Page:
Faculty Research Spotlight: Dr. Eugene B. Young

This is the first article in a new series which will discuss faculty research in various departments across campus. If you would like to see a faculty member featured, send an email to [email protected].


This fall, Dr. Jennifer Glancy and the O’Connell Professorship are hosting a Humanities Research Seminar series, in which professors of the humanities have the opportunity to showcase their research. One of the professors participating in this lecture series is Dr. Eugene B. Young, Ph.D. As a professor in both the English and Philosophy departments, Dr. Young’s interests involve literature, cinema, and the philosophical work of Gilles Deleuze and Maurice Blanchot. His dissertation research explored paradox in religion, literature, and philosophy. He published The Deleuze and Guattari Dictionary in 2013, a comprehensive guide to the works of Gilles Deleuze, establishing Dr. Young as a Deleuze expert. Dr. Young’s current research combines his past work about paradox and Deleuze into one book that he hopes will be a resource for non-experts to learn about the significance of Deleuze’s books on cinema.


Gilles Deleuze was one of the most influential philosophers of the 20th century. He wrote on philosophy, literature, fine art, and film, the latter of which is the focus of Dr. Young’s current research. Deleuze’s books on cinema combine an assortment of concepts from his past work that is difficult for readers who are unfamiliar with him to understand. Dr. Young aims to use his book to define cinematic art, a topic which Deleuze discussed, to influence the culture of film criticism in the United States.


Film criticism in the United States is based almost entirely on the rating of a movie – whether it is “good” or “bad” in the subjective eyes of an individual critic. The philosophers David Hume and Immanuel Kant, among others, discussed the subjectivity and objectivity of art. Dr. Young argues, similarly to Deleuze, that the subjectivity of art is problematic, and criticism should embrace interpretation instead of a simple judgment of a film. Dr. Young is especially interested to explore this subject in America’s current political climate when many people find comfort in “escapism,” the act of escaping reality through a film, which Deleuze resisted.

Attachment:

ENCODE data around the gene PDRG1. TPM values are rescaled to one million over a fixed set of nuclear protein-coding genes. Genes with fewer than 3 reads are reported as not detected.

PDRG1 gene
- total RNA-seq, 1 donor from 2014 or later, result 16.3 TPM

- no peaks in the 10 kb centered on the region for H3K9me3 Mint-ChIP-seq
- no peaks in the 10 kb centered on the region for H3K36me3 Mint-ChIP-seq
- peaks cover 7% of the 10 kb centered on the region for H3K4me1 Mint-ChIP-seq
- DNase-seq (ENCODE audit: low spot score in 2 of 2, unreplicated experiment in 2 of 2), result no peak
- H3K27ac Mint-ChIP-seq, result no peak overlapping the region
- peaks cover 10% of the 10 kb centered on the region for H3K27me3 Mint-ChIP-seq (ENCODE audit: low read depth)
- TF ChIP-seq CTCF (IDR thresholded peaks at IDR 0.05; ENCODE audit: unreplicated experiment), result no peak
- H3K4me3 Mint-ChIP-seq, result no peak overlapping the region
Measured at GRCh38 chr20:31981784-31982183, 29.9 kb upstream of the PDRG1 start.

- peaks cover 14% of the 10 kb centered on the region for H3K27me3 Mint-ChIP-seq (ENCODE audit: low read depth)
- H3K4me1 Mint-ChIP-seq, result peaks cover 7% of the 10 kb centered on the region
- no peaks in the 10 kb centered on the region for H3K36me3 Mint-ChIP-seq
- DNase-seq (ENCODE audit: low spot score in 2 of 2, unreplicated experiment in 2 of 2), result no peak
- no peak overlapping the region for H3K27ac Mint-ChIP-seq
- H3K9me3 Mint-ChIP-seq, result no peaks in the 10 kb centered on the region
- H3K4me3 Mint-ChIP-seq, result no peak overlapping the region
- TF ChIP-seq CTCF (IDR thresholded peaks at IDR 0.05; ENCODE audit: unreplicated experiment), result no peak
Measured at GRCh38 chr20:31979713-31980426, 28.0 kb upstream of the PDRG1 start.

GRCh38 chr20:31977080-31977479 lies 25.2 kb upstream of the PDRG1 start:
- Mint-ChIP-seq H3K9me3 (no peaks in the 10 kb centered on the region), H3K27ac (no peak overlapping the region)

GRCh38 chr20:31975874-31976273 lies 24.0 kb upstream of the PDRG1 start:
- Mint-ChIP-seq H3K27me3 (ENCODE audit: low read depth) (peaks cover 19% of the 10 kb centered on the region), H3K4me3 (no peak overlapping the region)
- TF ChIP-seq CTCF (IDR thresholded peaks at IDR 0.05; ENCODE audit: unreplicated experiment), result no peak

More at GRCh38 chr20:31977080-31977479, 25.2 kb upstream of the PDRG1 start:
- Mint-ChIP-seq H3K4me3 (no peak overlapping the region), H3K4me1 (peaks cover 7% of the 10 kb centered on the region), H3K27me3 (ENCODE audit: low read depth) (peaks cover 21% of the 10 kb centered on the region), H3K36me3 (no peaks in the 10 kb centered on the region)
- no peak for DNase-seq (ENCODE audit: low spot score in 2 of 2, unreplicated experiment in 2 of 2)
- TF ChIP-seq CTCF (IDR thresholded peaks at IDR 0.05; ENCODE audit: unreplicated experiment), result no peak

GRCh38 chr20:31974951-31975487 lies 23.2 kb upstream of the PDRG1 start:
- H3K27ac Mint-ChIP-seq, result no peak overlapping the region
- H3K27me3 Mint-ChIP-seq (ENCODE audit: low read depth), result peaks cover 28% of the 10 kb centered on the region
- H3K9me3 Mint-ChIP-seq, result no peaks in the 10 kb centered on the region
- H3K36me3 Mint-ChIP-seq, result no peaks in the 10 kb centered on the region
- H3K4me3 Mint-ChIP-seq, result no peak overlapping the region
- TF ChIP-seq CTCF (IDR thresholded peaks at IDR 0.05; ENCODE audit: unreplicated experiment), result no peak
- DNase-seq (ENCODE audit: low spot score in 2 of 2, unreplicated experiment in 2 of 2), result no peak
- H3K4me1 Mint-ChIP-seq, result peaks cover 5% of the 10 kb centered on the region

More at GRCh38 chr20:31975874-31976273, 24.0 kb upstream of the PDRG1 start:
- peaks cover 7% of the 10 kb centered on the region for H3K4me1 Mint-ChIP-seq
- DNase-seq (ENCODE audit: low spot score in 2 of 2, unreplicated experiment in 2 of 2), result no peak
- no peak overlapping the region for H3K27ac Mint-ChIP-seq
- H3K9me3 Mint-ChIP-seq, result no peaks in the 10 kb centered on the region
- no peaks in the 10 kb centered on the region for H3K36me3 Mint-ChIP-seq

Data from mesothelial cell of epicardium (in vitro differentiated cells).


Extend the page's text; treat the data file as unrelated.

Dr. Young will also be discussing the influence that Maurice Blanchot had on Deleuze, and why Deleuze chose to use Blanchot – a philosopher who lived through the entire 20th century but never wrote about the film – at pivotal moments in his books on cinema.


The research for Dr. Young’s next book is complete, and he is currently working with his previous publisher, Bloomsbury, to find out if he will receive a contract to write the book. Most of the research was conducted over the last five years, but the book will also contain information from his dissertation. For further reading into the subject of this research, Dr. Young suggests “Amusing Ourselves to Death” by Neil Postman, a Huxleyan interpretation of our addiction to entertainment.


Dr. Young’s Humanities Lecture, “How the True World Finally Became a Bad Film,” takes place on Monday, November 12, from 4:00 pm – 5:00 pm in the Drescher Community Room. He will be discussing the definition of “art” as determined by escapism, as well as “how our lives seem boring by comparison” to film.